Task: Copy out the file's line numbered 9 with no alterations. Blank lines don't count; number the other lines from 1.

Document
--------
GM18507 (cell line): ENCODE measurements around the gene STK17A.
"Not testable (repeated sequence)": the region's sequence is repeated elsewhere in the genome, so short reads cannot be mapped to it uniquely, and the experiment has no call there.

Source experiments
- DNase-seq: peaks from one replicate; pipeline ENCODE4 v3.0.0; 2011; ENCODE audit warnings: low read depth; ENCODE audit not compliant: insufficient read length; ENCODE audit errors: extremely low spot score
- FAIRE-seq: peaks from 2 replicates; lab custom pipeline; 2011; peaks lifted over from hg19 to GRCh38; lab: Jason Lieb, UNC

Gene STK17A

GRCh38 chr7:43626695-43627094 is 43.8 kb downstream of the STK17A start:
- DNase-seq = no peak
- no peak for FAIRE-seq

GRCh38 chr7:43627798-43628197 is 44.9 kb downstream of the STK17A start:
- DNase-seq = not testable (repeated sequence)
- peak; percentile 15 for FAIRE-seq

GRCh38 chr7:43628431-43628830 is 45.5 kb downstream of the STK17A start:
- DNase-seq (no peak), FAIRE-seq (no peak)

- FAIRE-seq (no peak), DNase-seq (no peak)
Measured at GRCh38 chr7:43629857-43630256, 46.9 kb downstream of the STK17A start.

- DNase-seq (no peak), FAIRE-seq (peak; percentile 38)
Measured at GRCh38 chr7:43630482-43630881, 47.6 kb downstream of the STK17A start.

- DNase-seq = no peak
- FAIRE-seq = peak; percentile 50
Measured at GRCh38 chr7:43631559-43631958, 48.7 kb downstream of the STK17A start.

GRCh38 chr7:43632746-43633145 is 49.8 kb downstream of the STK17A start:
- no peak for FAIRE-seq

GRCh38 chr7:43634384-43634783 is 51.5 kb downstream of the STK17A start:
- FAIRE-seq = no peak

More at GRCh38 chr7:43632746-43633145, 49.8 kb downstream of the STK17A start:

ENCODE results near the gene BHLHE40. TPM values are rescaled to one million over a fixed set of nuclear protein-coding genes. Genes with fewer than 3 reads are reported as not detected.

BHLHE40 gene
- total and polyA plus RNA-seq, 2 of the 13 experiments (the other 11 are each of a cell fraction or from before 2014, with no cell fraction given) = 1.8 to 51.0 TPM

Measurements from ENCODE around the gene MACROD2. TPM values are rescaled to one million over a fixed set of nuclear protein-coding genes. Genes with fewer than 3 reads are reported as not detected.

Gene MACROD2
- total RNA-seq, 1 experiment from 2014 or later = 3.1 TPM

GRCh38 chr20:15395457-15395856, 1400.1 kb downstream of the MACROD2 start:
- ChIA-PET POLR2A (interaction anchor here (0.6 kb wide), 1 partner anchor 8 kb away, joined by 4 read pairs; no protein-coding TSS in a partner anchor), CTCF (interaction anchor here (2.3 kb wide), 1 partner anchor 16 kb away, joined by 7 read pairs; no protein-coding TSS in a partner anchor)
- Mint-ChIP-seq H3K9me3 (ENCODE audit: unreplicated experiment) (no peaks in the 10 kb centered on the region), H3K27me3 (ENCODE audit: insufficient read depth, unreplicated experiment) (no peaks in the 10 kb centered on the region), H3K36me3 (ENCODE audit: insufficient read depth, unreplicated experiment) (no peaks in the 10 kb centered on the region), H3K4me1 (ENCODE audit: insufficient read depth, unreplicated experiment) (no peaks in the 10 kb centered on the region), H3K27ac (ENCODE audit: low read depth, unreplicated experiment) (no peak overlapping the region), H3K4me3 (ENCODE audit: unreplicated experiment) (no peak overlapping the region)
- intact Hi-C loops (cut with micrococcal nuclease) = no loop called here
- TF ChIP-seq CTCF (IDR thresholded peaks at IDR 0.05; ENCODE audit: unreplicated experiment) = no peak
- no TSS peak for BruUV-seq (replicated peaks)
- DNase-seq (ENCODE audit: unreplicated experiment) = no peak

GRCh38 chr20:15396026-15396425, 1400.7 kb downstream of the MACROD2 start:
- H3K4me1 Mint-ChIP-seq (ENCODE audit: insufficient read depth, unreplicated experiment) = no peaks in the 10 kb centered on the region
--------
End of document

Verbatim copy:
- no peak for FAIRE-seq